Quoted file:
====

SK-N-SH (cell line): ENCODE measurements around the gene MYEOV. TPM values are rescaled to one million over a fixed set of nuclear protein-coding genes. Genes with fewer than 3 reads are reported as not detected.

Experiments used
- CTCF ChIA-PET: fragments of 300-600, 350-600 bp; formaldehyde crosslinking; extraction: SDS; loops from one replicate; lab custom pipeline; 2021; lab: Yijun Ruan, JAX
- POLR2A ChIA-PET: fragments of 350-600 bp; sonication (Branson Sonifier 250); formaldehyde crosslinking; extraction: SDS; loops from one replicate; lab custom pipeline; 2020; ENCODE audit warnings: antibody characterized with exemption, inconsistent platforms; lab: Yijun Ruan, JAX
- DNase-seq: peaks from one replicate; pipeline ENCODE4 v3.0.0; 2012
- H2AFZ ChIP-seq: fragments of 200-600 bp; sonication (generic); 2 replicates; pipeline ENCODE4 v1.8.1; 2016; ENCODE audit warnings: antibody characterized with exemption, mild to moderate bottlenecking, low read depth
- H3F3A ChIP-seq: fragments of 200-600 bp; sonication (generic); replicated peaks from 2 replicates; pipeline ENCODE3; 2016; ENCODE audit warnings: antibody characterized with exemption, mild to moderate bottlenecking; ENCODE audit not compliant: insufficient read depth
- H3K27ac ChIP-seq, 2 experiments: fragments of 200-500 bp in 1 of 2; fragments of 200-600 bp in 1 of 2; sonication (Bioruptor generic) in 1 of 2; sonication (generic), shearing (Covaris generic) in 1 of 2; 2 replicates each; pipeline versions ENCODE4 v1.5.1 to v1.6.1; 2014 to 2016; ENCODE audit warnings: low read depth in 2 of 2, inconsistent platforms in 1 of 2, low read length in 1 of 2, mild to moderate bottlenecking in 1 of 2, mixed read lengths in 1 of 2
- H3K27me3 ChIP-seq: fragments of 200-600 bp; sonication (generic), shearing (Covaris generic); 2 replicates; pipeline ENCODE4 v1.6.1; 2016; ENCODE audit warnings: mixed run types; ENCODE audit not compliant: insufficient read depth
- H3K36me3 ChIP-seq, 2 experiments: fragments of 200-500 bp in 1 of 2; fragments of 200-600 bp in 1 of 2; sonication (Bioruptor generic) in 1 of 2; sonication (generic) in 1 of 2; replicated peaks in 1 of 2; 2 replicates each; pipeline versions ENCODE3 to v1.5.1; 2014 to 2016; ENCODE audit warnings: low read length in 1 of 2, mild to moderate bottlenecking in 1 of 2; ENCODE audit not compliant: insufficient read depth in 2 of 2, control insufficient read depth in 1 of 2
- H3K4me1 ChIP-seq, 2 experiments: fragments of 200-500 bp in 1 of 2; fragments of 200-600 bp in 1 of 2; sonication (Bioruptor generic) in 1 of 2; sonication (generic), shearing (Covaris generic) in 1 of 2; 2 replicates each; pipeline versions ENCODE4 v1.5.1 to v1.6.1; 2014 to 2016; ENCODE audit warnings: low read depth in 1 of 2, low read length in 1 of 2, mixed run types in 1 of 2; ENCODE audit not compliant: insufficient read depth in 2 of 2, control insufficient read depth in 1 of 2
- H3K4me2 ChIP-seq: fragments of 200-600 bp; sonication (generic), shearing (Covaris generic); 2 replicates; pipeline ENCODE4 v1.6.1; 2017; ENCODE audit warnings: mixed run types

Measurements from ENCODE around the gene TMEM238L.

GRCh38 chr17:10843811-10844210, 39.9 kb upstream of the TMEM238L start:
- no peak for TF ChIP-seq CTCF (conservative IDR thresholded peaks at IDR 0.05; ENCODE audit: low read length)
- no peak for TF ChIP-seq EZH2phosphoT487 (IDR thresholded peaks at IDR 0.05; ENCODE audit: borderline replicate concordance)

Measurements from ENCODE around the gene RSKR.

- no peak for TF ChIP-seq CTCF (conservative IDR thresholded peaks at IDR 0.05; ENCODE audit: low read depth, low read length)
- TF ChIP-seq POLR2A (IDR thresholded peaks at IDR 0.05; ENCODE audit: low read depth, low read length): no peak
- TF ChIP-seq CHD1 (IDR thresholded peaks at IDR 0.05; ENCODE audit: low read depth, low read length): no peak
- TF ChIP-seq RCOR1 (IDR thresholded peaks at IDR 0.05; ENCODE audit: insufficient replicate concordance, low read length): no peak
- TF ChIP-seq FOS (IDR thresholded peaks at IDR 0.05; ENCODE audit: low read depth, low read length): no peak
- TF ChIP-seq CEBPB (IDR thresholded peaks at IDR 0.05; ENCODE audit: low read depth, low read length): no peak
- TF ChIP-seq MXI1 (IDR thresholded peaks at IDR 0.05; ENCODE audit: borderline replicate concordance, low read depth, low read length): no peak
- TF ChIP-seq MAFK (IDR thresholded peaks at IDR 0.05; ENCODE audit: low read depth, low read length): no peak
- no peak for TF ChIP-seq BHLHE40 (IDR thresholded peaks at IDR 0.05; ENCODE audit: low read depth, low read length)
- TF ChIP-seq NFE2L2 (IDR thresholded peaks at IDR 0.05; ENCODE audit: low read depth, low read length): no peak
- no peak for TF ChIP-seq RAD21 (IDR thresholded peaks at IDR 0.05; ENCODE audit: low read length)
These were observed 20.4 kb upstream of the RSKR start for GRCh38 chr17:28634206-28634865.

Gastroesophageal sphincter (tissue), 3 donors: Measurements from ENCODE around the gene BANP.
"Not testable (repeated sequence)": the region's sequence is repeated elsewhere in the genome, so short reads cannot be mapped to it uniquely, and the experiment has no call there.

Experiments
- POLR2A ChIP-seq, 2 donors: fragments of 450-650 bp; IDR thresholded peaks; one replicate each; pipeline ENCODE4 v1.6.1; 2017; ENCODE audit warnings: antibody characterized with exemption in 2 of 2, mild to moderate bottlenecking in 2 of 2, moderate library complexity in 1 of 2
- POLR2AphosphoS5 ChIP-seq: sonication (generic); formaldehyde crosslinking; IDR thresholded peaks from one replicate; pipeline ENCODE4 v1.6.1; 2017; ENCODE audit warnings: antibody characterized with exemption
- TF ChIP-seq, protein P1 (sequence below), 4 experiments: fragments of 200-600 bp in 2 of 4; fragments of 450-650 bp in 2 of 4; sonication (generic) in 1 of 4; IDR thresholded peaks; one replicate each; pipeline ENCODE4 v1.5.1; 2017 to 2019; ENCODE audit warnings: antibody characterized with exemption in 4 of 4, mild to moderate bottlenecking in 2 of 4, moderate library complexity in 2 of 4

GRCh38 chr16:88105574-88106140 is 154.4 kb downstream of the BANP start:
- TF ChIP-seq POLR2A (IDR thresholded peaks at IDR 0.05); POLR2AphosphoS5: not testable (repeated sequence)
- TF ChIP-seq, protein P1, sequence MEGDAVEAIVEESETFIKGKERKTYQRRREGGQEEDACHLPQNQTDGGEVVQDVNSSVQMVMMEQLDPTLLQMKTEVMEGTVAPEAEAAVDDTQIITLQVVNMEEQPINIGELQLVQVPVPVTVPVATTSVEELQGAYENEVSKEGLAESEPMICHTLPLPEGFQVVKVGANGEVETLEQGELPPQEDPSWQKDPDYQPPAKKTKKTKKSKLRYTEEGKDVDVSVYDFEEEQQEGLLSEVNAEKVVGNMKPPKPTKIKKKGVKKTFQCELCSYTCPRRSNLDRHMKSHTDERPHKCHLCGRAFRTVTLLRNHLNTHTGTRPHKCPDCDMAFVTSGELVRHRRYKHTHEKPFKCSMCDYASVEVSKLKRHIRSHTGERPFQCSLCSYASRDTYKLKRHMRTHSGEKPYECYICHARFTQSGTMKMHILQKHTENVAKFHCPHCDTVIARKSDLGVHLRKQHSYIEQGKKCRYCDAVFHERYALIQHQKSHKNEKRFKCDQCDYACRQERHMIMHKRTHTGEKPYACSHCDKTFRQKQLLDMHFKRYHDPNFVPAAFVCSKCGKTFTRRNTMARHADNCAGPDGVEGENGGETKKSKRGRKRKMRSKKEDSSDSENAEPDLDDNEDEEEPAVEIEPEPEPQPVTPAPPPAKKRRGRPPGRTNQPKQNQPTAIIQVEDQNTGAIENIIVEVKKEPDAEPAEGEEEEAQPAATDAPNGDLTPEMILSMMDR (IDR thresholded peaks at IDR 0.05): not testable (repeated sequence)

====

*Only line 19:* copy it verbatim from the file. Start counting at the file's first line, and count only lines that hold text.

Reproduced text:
- TF ChIP-seq POLR2A (IDR thresholded peaks at IDR 0.05; ENCODE audit: low read depth, low read length): no peak